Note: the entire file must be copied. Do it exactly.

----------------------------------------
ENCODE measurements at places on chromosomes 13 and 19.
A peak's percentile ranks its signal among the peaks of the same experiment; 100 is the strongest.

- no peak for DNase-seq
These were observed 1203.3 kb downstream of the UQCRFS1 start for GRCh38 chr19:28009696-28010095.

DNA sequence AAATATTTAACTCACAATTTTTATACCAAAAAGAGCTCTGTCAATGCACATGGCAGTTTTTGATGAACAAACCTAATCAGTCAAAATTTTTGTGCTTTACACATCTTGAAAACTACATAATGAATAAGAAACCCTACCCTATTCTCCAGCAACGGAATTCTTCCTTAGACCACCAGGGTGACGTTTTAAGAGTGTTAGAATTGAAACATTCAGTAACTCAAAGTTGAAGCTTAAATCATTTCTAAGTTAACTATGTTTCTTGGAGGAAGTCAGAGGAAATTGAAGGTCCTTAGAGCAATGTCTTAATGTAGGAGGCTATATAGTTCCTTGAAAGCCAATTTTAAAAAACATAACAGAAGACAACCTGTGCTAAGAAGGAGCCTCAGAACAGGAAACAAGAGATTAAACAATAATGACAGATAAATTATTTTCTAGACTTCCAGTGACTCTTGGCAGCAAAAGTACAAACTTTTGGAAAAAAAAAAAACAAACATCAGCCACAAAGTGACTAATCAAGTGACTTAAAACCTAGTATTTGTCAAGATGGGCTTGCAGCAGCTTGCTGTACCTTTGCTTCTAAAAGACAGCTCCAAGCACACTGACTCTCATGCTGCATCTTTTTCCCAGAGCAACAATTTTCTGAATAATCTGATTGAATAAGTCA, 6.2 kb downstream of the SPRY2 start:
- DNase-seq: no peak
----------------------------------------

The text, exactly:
ENCODE measurements at places on chromosomes 13 and 19.
A peak's percentile ranks its signal among the peaks of the same experiment; 100 is the strongest.

- no peak for DNase-seq
These were observed 1203.3 kb downstream of the UQCRFS1 start for GRCh38 chr19:28009696-28010095.

DNA sequence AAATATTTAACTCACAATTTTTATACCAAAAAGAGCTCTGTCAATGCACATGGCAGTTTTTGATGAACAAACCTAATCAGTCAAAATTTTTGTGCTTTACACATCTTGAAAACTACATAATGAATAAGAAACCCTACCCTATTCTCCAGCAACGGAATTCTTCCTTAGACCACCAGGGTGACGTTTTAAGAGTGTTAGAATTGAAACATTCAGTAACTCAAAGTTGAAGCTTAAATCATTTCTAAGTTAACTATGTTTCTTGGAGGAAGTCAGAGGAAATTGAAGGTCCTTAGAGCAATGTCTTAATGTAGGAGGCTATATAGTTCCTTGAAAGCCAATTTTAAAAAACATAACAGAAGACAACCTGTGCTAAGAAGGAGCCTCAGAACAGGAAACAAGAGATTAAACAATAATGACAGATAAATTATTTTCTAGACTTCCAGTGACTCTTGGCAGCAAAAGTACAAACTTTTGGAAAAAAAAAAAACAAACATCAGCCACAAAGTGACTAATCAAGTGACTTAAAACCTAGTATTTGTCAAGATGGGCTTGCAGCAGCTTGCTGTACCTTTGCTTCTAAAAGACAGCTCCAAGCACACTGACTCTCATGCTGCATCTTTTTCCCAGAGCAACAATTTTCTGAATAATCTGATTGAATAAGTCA, 6.2 kb downstream of the SPRY2 start:
- DNase-seq: no peak